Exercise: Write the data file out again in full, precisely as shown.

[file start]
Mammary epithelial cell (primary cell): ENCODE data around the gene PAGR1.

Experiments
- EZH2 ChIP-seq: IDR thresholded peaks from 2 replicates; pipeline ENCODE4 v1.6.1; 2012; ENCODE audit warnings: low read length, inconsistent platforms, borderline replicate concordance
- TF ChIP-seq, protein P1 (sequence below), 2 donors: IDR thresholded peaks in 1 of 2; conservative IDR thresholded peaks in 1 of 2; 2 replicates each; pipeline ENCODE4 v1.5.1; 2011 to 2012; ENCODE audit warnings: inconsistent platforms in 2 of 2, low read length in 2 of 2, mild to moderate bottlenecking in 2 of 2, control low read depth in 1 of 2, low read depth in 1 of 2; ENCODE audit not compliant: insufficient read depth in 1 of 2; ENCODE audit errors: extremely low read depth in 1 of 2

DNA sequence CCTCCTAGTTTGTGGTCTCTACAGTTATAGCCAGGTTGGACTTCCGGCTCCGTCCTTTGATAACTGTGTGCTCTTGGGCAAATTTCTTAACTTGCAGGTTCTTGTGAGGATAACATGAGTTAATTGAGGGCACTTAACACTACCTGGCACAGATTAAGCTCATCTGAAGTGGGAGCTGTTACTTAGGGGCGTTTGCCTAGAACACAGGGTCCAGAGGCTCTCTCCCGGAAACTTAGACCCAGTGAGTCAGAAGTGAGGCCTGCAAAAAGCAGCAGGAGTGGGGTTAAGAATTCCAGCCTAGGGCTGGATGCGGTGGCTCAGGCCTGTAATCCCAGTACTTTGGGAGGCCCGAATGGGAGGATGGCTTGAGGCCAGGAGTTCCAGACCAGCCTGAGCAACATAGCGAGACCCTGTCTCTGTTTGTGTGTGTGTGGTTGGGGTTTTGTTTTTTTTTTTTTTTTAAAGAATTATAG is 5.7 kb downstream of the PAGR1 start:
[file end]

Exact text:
Mammary epithelial cell (primary cell): ENCODE data around the gene PAGR1.

Experiments
- EZH2 ChIP-seq: IDR thresholded peaks from 2 replicates; pipeline ENCODE4 v1.6.1; 2012; ENCODE audit warnings: low read length, inconsistent platforms, borderline replicate concordance
- TF ChIP-seq, protein P1 (sequence below), 2 donors: IDR thresholded peaks in 1 of 2; conservative IDR thresholded peaks in 1 of 2; 2 replicates each; pipeline ENCODE4 v1.5.1; 2011 to 2012; ENCODE audit warnings: inconsistent platforms in 2 of 2, low read length in 2 of 2, mild to moderate bottlenecking in 2 of 2, control low read depth in 1 of 2, low read depth in 1 of 2; ENCODE audit not compliant: insufficient read depth in 1 of 2; ENCODE audit errors: extremely low read depth in 1 of 2

DNA sequence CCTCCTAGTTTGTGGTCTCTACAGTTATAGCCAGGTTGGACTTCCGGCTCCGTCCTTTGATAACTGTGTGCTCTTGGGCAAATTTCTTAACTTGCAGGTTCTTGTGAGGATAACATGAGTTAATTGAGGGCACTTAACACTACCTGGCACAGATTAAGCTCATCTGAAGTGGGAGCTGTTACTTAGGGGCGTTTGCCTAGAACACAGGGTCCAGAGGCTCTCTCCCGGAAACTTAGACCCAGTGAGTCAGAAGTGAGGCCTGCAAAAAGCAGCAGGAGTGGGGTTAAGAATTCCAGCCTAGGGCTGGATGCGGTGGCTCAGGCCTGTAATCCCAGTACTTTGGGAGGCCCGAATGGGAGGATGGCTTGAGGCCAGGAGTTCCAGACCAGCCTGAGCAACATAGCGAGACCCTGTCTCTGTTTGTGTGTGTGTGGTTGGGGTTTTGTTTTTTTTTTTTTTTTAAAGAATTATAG is 5.7 kb downstream of the PAGR1 start: